DREAM Act: A Really Lame Duck
Jena McNeill /
It’s time for speculation in Washington. And the question on everyone’s mind is what exactly Congress will do during the Lame Duck session?
The DREAM Act has been talked about as one possibility. In September, Senate Majority Leader, Harry Reid (D–NV) attempted (and failed) to incorporate the DREAM Act into the Defense Authorization Bill. However, Reid has a big incentive to try to push forward with passage before the end of the year. He promised to bring the act up for a vote during his hotly contested Senate reelection campaign earlier this year and needs to deliver.
The DREAM Act can best be described as giving conditional lawful permanent resident status to those illegal aliens who entered the U.S. before the age of 16, have been in the country for at least five years and agree to attend college/serve in the military. An additional provision, often overlooked, would grant illegal aliens in-state tuition rates at public universities.
There is a big reason why the DREAM Act was a campaign promise for Reid, the same reason the White House recently hosted high-level meetings with members of the Hispanic caucus regarding the bill and has expressed so much interest in passing it: The act would be an amnesty for millions of illegal aliens inside the United States. This is something the White House and Reid have been desperately seeking through a comprehensive immigration bill, but has yet to gain traction in Congress.
Amnesty has never been a good way to solve the illegal immigration problem—whether through the DREAM Act or a mass legalization. As we learned in the 1986 amnesty, doing so simply encourages more individuals to break the law and enter the United States illegally. Among several other concerns, the DREAM Act rewards those who violated immigration laws by granting them in-state tuition while state laws deny legal aliens on student visas tuition benefits. The act’s lax standards would make it tough to police for fraudulent applicants, while the government would be prohibited using information submitted to deport anyone who files a DREAM Act application and does not qualify.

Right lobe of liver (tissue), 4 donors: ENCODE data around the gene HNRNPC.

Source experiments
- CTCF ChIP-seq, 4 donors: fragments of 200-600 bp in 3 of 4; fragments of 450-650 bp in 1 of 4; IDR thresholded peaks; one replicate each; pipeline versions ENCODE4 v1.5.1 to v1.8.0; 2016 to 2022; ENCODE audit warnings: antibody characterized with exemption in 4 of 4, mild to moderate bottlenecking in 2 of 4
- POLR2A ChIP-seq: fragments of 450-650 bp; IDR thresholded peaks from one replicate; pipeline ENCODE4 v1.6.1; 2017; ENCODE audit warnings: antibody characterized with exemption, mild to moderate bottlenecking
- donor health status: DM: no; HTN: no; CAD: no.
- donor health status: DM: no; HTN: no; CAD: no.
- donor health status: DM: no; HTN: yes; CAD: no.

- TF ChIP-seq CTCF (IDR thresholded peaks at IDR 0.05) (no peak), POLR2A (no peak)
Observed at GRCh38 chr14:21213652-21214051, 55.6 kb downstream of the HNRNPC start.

If Reid moves forward, the DREAM Act debate will almost certainly be filled with nice anecdotes about college education, military service, and additional tax revenues. Don’t be misled. Despite these seemingly humanitarian aims, the White House and Reid know what the DREAM Act debate it really about—finding a way to avoid the law and legalize illegal immigrants inside the United States. Packing amnesty in pretty paper doesn’t mean it isn’t still an amnesty. Congress and the White House need to focus instead on reforms to the immigration system that will enforce the law, maintain security, and promote the economy. Such a system requires robust enforcement of immigration laws inside the U.S., a secure border, reforms in the visa system, and cooperation with Mexico and other appropriate countries on law enforcement/public safety issues as well as free market initiatives.